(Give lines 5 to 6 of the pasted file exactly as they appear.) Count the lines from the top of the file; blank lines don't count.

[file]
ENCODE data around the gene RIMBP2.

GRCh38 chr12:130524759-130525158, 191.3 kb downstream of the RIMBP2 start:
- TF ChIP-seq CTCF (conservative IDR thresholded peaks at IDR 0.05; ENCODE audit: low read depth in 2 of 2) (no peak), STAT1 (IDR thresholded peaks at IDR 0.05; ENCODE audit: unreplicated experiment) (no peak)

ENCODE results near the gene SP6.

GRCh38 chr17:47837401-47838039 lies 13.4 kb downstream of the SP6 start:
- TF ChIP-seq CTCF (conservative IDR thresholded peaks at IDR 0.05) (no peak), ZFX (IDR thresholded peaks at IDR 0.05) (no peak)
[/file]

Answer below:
GRCh38 chr17:47837401-47838039 lies 13.4 kb downstream of the SP6 start:
- TF ChIP-seq CTCF (conservative IDR thresholded peaks at IDR 0.05) (no peak), ZFX (IDR thresholded peaks at IDR 0.05) (no peak)